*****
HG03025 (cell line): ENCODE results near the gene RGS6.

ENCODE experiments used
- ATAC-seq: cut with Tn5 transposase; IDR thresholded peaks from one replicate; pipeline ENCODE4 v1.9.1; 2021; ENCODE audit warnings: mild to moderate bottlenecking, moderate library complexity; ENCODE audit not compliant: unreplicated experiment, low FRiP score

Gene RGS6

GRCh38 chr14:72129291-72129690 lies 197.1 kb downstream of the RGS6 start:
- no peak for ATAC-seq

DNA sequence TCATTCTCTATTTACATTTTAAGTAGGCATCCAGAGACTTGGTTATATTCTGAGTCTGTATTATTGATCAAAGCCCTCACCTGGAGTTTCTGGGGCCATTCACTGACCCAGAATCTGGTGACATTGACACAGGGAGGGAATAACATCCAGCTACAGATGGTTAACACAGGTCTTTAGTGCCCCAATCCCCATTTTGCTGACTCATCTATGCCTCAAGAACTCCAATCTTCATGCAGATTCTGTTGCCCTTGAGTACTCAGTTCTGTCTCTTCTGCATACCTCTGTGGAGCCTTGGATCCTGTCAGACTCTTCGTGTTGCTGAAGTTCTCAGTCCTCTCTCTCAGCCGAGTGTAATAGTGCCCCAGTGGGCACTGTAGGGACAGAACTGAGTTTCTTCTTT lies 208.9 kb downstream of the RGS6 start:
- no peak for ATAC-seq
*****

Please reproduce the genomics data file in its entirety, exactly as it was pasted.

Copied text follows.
HG03025 (cell line): ENCODE results near the gene RGS6.

ENCODE experiments used
- ATAC-seq: cut with Tn5 transposase; IDR thresholded peaks from one replicate; pipeline ENCODE4 v1.9.1; 2021; ENCODE audit warnings: mild to moderate bottlenecking, moderate library complexity; ENCODE audit not compliant: unreplicated experiment, low FRiP score

Gene RGS6

GRCh38 chr14:72129291-72129690 lies 197.1 kb downstream of the RGS6 start:
- no peak for ATAC-seq

DNA sequence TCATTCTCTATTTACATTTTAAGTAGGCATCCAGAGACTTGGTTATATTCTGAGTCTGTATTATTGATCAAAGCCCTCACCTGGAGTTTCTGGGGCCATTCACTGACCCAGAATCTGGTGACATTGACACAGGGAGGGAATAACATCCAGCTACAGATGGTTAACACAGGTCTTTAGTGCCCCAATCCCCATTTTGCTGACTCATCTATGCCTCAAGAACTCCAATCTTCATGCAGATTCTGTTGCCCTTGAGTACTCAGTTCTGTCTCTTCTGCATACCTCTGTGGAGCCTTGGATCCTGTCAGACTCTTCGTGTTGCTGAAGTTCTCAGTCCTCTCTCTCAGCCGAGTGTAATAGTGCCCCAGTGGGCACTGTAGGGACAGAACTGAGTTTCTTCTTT lies 208.9 kb downstream of the RGS6 start:
- no peak for ATAC-seq